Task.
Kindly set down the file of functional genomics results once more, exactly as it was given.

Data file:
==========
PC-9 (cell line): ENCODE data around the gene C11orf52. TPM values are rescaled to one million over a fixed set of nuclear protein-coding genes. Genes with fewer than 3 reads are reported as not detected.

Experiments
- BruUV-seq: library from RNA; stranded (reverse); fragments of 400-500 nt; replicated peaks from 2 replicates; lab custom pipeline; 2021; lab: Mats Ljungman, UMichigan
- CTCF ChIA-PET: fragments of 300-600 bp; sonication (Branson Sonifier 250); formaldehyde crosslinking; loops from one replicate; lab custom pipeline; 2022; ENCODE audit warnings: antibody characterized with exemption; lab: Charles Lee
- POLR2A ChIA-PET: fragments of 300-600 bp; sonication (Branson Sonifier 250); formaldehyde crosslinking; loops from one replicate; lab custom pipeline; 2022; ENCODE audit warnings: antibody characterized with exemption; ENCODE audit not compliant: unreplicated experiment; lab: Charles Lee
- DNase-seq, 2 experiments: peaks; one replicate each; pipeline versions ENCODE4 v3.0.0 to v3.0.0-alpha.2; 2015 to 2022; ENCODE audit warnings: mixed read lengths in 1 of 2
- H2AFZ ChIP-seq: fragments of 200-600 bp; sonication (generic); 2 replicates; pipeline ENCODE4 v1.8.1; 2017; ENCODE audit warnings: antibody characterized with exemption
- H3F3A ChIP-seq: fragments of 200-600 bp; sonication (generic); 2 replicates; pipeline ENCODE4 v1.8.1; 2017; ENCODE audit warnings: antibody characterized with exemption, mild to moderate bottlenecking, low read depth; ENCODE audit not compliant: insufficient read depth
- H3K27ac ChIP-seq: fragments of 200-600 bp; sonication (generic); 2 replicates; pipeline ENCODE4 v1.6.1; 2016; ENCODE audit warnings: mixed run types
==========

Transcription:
PC-9 (cell line): ENCODE data around the gene C11orf52. TPM values are rescaled to one million over a fixed set of nuclear protein-coding genes. Genes with fewer than 3 reads are reported as not detected.

Experiments
- BruUV-seq: library from RNA; stranded (reverse); fragments of 400-500 nt; replicated peaks from 2 replicates; lab custom pipeline; 2021; lab: Mats Ljungman, UMichigan
- CTCF ChIA-PET: fragments of 300-600 bp; sonication (Branson Sonifier 250); formaldehyde crosslinking; loops from one replicate; lab custom pipeline; 2022; ENCODE audit warnings: antibody characterized with exemption; lab: Charles Lee
- POLR2A ChIA-PET: fragments of 300-600 bp; sonication (Branson Sonifier 250); formaldehyde crosslinking; loops from one replicate; lab custom pipeline; 2022; ENCODE audit warnings: antibody characterized with exemption; ENCODE audit not compliant: unreplicated experiment; lab: Charles Lee
- DNase-seq, 2 experiments: peaks; one replicate each; pipeline versions ENCODE4 v3.0.0 to v3.0.0-alpha.2; 2015 to 2022; ENCODE audit warnings: mixed read lengths in 1 of 2
- H2AFZ ChIP-seq: fragments of 200-600 bp; sonication (generic); 2 replicates; pipeline ENCODE4 v1.8.1; 2017; ENCODE audit warnings: antibody characterized with exemption
- H3F3A ChIP-seq: fragments of 200-600 bp; sonication (generic); 2 replicates; pipeline ENCODE4 v1.8.1; 2017; ENCODE audit warnings: antibody characterized with exemption, mild to moderate bottlenecking, low read depth; ENCODE audit not compliant: insufficient read depth
- H3K27ac ChIP-seq: fragments of 200-600 bp; sonication (generic); 2 replicates; pipeline ENCODE4 v1.6.1; 2016; ENCODE audit warnings: mixed run types